Before their meeting Thursday, President Trump praised Turkish President Recep Tayyip Erdogan, bragged about their friendship and claimed that U.S.-Turkey relations are at an all time high. Trump may not be aware he might soon have to sanction Erdogan for striking a major arms deal with Vladimir Putin’s Russia.
“I think right now we are as close as we’ve ever been. And a lot of that has to do with the personal relationship,” said Trump, on the sideline of the U.N. General Assembly. “He’s getting high marks.”
Set aside that U.S.-Turkey relations are extremely strained right now and Erdogan is getting very low marks from human rights groups, Congress and others because of his domestic crackdown. It’s Erdogan’s stated plan to spend billions purchasing the S-400 missile defense system from Russia that threatens to spoil his chummy relationship with Trump.
According to the Countering America’s Adversaries Through Sanctions Act, which Trump signed into law last month, the administration is required to sanction any foreign entities that engage in significant transactions with the Russian Federation’s defense and intelligence sectors, according to lawmakers and experts.
Erdogan announced last week he signed the $2.5 billion contract with Russia and put down a deposit, ignoring public and private U.S. warnings. He defended the move Tuesday in an interview with PBS News Hour, promising to see it through.
“We have asked for those weapons from many NATO allies and primarily the United States, but we were turned down. That’s why we have to resort to other means,” he said. “Russia is willing to support us all the way to a possible joint manufacturing of these missiles.”
Erdogan also claimed that NATO Secretary General Jens Stoltenberg had endorsed the move, but Stoltenberg said later he urged Erdogan to focus on systems that are interoperable with NATO systems, which the Russian system is not.
Inside the Trump administration, an internal debate is emerging over what to do. Some officials in the Pentagon seek to interpret the law as to not require sanctions on Turkey, out of concern that could complicate military-to-military cooperation, according to sources familiar with the discussion.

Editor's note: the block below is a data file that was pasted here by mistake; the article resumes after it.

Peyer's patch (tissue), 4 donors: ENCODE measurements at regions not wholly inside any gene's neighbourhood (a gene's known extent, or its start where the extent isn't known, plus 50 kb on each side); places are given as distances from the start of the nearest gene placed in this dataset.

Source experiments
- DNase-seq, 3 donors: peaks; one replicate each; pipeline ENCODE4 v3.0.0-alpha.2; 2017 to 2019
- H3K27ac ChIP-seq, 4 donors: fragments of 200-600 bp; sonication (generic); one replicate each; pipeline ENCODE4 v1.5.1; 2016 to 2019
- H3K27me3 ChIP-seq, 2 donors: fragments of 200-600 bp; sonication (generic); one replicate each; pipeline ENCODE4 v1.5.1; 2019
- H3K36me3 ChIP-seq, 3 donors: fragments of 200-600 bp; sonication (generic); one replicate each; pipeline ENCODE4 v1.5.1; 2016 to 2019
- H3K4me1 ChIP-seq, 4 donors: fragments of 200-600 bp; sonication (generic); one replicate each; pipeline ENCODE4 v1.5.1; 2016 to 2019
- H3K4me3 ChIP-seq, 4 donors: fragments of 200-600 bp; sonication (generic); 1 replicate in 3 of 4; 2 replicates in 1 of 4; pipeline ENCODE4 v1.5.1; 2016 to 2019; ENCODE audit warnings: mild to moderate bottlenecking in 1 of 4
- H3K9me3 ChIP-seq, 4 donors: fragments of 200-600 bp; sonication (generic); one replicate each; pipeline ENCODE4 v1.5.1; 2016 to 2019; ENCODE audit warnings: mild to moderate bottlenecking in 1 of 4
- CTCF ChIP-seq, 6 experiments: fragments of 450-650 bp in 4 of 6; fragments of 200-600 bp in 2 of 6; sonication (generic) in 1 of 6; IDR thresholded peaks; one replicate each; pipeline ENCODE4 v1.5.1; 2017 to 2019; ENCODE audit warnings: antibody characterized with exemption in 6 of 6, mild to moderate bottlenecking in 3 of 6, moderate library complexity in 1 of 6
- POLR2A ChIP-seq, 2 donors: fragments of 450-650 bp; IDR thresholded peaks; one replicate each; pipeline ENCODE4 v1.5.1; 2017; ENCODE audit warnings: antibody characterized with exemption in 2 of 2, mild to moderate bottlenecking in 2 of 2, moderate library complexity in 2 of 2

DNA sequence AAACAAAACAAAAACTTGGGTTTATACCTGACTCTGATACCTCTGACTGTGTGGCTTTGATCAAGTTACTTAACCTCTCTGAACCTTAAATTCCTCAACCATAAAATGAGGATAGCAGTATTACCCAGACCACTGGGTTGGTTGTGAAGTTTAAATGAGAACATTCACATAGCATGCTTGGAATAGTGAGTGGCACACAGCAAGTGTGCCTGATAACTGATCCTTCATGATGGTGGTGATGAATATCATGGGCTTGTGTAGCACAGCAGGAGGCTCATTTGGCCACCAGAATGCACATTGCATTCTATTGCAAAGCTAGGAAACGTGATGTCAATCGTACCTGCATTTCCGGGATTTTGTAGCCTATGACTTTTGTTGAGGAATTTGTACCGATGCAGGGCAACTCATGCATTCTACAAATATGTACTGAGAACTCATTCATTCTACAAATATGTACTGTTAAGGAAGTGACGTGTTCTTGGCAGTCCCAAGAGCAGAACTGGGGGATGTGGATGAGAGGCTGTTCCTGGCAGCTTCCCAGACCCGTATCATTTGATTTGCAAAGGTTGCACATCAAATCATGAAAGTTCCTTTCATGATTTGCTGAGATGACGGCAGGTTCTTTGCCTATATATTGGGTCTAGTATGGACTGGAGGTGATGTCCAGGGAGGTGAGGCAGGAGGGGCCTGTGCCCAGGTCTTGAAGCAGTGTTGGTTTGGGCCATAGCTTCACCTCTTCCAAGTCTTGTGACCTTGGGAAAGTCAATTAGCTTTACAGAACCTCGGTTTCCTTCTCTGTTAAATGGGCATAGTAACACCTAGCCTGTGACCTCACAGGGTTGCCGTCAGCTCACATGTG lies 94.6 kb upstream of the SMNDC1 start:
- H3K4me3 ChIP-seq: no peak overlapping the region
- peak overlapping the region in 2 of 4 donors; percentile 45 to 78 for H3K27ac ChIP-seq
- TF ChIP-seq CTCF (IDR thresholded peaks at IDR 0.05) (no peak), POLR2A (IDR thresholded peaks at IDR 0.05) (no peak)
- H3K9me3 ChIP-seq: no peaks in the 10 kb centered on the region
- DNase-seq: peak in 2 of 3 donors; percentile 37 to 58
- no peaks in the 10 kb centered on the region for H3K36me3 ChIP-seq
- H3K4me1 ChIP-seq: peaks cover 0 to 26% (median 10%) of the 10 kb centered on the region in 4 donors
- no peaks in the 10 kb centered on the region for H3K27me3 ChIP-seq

In other parts of the military, there is much less sympathy for Turkey, especially because U.S. Central Command has relied much more heavily on working with Kurdish forces in Syria. The State Department’s office in control of coordinating the fight against the Islamic State is also heavily involved with Kurdish forces, which is a major irritant in the U.S.-Turkey relationship.
The Trump administration has made no decisions on how it plans to implement the sanctions. Many parts of the legislation are under review because it covers not just Russia but also Iran and North Korea. Trump signed the bill but also signed a statement complaining about the constitutional implications of compelling the executive to use sanctions in such a directed manner.
Congress is watching the internal administration debate closely and preparing to enforce its intentions if the Trump administration balks.
“The clear congressional intent is that a lot of these sanctions are mandatory,” Senate Foreign Relations Committee ranking Democrat Ben Cardin (Md.) told me. Cardin said he intends “to follow up on making sure that congressional intent and authority is properly respected.”
In a Sept. 6 committee hearing, he and Chairman Bob Corker (R-Tenn.) raised the prospect of sanctioning Turkey over the Russia deal. They both also heavily criticized Erdogan for his crackdown on civil society, his political opposition and the free press in Turkey since the failed coup attempt last year.
“Erdogan has not only domestically acted against journalists, opposition leaders and innocent Americans, he has rebuffed allies internationally,” said Corker. “We need Turkey working with us, not against us.”
Steven Cook, senior fellow at the Council on Foreign Relations, testified at the hearing that the United States hasn’t made it clear to Ankara that moving forward on the Russia deal could complicate things such as U.S. arms sales to Turkey due to the new sanctions legislation.
“Congress is going to have to sanction a NATO ally,” Cook told me. “If Turkey is subject to sanctions, you are really going to have a deterioration of the relationship beyond what we have ever seen before.”
State Department Spokesperson Heather Nauert told reporters in a Sept. 12 briefing that the administration has “concern” about Erdogan’s arms deal with Russia and that the move was “inconsistent” with commitments made by NATO members at the Warsaw summit to work to reduce dependency on Russian-sourced military equipment.
Trump’s foreign policy doctrine of “principled realism” is presented as a means of separating values-based concerns with foreign governments with those issues that actually pose a threat to the security of America and its allies. Erdogan’s deal with Russia clearly falls into the latter category.
A NATO ally shouldn’t rely on missile defense built by the country it’s supposed to be pointed at. If Turkey isn’t fully part of NATO’s missile defense, that weakens that system’s effectiveness to protect all alliance members. Moreover, cooperation with Putin’s military could pull Turkey closer to Russia’s strategic position, which includes undermining NATO.
The best way to avoid sanctions is for Erdogan to end his country’s military cooperation with Russia. It’s an issue that Congress won’t let slide and that Trump can’t ignore, even for a close friend.